Linux Biolinum Capitals and Linux Biolinum Keyboard don’t presently work with Pinyin. But the other styles do, as this sample of Linux Biolinum with Pinyin text shows.

Pinyin font: MarkerScript

If you need a font for Pinyin graffiti, one possible choice is MarkerScript, which is donationware. The dots over the i’s can resemble tone marks even when they’re not; but with the material best suited to this sort of font there’s probably not much chance that people won’t know just what you mean.

Shei zai haipa Ai Weiwei?

additional sample

Pinyin Dongwuyuan: an illustrated Pinyin alphabet

Here’s a new book I made for fun: P?ny?n Dòngwùyuán (4.3 MB PDF).

It goes through the letters of the alphabet: A is for ?nchun, B is for b?nm?, C is for chángj?nglù, etc., all the way through Z, which is for zh?ngyú.

But X is not for xióngm?o. I’m sick of pandas. Let’s let some other animals have some time in the spotlight.

Although technically speaking the Pinyin alphabet is the same as that for English, I prefer to go with A–Z, minus V but plus Ü.

O and R were the tricky ones to find animals for.

Perhaps some teachers will print this out and hang it up in their classrooms. Or kids could use it as a coloring book. You have my permission to do just about anything you like with this — other than add Chinese characters. (The world already has plenty of material in Hanzi, but not nearly enough in Pinyin.)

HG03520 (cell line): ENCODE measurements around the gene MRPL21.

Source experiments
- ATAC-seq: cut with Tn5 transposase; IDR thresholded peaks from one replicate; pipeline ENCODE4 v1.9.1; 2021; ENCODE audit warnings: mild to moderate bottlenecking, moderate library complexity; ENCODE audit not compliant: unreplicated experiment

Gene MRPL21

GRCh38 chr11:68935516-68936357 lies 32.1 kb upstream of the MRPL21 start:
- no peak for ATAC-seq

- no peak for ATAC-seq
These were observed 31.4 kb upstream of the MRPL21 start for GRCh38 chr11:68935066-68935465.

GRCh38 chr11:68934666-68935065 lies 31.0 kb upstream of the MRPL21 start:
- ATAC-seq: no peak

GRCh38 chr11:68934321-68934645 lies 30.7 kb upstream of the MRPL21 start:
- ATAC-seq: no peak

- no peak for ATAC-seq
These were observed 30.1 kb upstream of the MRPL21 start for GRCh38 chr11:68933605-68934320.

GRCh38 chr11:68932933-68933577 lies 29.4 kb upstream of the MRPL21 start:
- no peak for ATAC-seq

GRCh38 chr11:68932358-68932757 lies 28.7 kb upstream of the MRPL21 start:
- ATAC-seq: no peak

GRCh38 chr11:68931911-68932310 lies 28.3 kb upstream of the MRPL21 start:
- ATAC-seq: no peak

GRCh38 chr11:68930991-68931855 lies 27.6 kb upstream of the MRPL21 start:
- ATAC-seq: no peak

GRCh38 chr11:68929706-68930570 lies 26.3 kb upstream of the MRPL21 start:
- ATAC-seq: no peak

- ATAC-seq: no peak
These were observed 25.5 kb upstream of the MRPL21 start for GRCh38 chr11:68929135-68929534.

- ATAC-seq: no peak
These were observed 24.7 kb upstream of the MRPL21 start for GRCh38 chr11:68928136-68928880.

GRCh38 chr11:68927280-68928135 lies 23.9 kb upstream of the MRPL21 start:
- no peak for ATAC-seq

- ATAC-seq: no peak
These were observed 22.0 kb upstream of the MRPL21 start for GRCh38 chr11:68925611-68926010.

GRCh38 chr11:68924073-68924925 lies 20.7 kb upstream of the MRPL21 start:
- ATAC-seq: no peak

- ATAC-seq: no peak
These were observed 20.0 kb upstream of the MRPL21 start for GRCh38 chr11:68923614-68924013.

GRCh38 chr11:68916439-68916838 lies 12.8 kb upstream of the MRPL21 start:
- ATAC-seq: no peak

I made sure to include multiples of some common morphemes (e.g., b?nm?, h?im?, and m?; è and zh?ng; h?im? and h?i’?u; niú, w?niú, and x?niú), which I hope will be useful.

For fonts, I used the Linux Libertine family.

This took me far longer to make than I thought it would, so I hope some people enjoy it or at least find it interesting.

Pinyin font: Linux Libertine

Linux Libertine in Wikipedia logoLinux Libertine is perhaps most familiar as the font used in the Wikipedia logo. This surprisingly large font family also works well with Hanyu Pinyin, though a few adjustments need to be made before all of the fonts in this family work as they should with Pinyin texts.

Here’s how those working on Linux Libertine describe it:

We work on a versatile font family. It is designed to give you an alternative for fonts like T*mes New Roman. We’re creating free software and publish our fonts under terms of the GPL and OFL. Please have a look at the paragraph concerning the license.

It is our aim to support the many western languages and provide many special characters. Our fonts cover the codepages of Western Latin, Greek, Cyrillic (with their specific enhancements), Hebrew, IPA and many more. Furthermore, typographical features such as ligatures, small capitals, different number styles, scientific symbols, etc. are implemented in this font. Linux Libertine thus contains more than 2000 characters.

Here’s what it looks like with Pinyin. (Click to view a PDF, which is much clearer.)
screenshot of Linux Libertine in action on Pinyin text

image of a rhinocerous (xiniu) and the word 'xiniu' in Linux Libertine

All in all: Not bad.